Though value investors have been some of the most successful investors out there, finding good stocks at bargain prices is far from easy. Though markets aren't as efficient as some university professors may want to tell you, they generally do a pretty good job pricing stocks. So while there are good deals out there, you're going to have to break a bit of a mental sweat if you want to make sure that you're investing in the stock equivalent of Brad Pitt, not Kato Kaelin.

Fortunately for us, in the search for stock market values, we have the 125,000 members of The Motley Fool's CAPS community voting on which stocks are true stars and which are just posers. To gather some ideas, I've dug up a handful of companies valued at less than twice their book value -- a measure often used by value investors. Below is a selection from the array of companies that fall into this category, but you can also run the same screen that I did on the CAPS screener.


Book Value Multiple

1-Year Stock Performance

CAPS Rating (out of 5)





Trinity Industries (NYSE:TRN)




Toll Brothers (NYSE:TOL)




Bed Bath & Beyond (NASDAQ:BBBY)




Halliburton (NYSE:HAL)




Sources: Capital IQ, a division of Standard & Poor's; Yahoo! Finance; and CAPS as of Feb. 20.

As you can see, though these stocks all carry value-like multiples, the CAPS community obviously doesn’t think all of them are worthy of your investment dollars.

No twinkle in these stars
There is plenty of debate over what the near future holds for the economy at large, but there seems to be far more unanimity when it comes to homebuilders. Though Toll Brothers is lowly with its one-star rating, it certainly isn't lonely. Among U.S. homebuilders, a rock-bottom rating from CAPS members is more the rule than the exception, and Toll competitors like Beazer Homes and Hovnanian (NYSE:HOV) share Toll's one-star shame.

And when it comes to stocks to avoid, Bed Bath & Beyond and DryShips aren't far behind. Recent comments about Bed Bath & Beyond on CAPS suggest that investors see the company facing both the tough economy as well as increased competition from larger low-price retailers like Wal-Mart (NYSE:WMT). As for DryShips, while quite a few CAPS members see the company benefitting from an eventual economic recovery in both the U.S. and China, there is still too much concern over the company's management for more members to flip their thumbs up.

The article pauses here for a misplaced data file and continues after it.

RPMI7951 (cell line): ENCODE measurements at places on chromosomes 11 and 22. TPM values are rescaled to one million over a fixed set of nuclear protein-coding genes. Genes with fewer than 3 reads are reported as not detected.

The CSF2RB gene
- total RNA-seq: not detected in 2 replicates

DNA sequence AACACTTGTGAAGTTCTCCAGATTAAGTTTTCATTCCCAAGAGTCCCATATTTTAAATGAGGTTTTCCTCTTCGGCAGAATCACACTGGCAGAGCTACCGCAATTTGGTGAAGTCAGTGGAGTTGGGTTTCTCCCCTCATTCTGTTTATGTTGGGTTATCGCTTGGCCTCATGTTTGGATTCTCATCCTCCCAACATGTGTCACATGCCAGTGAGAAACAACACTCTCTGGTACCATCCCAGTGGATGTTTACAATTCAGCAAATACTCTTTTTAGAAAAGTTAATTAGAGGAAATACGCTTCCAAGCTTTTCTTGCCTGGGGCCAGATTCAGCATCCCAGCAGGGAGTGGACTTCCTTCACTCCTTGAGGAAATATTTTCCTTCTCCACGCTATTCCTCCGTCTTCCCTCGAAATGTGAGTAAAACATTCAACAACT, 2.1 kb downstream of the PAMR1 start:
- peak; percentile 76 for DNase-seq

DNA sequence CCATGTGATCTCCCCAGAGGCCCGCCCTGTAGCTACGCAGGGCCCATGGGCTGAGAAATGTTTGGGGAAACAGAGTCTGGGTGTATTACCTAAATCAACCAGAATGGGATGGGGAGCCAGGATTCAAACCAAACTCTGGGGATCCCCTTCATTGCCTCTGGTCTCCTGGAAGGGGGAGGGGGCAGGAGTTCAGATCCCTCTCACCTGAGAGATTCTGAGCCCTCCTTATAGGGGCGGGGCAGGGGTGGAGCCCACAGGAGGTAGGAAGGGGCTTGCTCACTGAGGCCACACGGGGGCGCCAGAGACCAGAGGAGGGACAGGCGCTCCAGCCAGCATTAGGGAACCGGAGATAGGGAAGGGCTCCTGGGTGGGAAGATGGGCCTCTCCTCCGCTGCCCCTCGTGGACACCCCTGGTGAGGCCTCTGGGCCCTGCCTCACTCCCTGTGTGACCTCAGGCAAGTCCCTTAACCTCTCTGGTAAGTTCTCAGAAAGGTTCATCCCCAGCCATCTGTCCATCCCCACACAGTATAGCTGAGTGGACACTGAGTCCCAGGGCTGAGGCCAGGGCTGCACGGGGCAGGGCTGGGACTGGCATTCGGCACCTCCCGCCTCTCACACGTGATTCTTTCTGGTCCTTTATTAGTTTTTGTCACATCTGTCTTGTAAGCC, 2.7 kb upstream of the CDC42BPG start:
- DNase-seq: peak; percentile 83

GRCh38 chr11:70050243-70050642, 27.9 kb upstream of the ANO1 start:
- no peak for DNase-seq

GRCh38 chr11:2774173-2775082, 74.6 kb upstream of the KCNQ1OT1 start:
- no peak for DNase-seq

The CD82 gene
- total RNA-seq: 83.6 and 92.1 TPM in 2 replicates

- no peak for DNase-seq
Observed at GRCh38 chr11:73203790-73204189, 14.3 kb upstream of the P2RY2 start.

A five-star stock is born!
The price of oil has descended drastically from the dizzying heights that it reached last summer, but the number of oil bulls hasn't seemed to change all that much. Some who were burned by oil's collapse have fled, but many who were concerned about high prices have gotten much more bullish at these low levels. A rebound in oil prices -- even if it doesn't mean a return to $150-a-barrel oil -- would certainly bring investors and customers running back to Halliburton. For the present time, though, economic concerns are keeping CAPS members from tipping Hal's stock up and over that four-star ledge.

That leaves us with Trinity Industries -- a company that Joe-on-the-street might have a tough time identifying, but one that has been given a thumbs-up by more than 1,000 CAPS members. The company recently reported lower earnings in both its fourth quarter and full year along with a plummeting backlog for railcars -- its largest business segment. However, management, along with a number of CAPS members, thinks the company will benefit from its diversification, particularly in areas like road construction and wind towers.

As CAPS member bobbyabull put it earlier this month:

Trinity has a good product mix - railcars, barges, highway construction products and wind towers. Based on earnings guidance of $1.65 per share for 2009, p/e and peg are low. Dividend (safe) is yielding 2.60% down here, and the 52 wk range is $9-$41. They even buyback stock from time to time. Accumulate in dips, scale back whenever the stock approaches $20 and you'll make money, trust me...

Make your vote count!
Do you agree that Trinity Industries could be America's next top value stock? Click over to CAPS and let the rest of the community know what you think. And while you're there, you can log your vote for the other stocks that you think should be in the running.

More CAPS-lovin' Foolishness:

Wal-Mart Stores and Bed Bath & Beyond are Motley Fool Inside Value recommendations. Bed Bath & Beyond is a Motley Fool Stock Advisor selection. The Fool owns shares of Bed Bath & Beyond. Try any of our Foolish newsletters today, free for 30 days.

Fool contributor Matt Koppenheffer does not own shares of any of the companies mentioned. The Fool’s disclosure policy -- which does nothing but monitor disclosures -- knows that boring can be beautiful.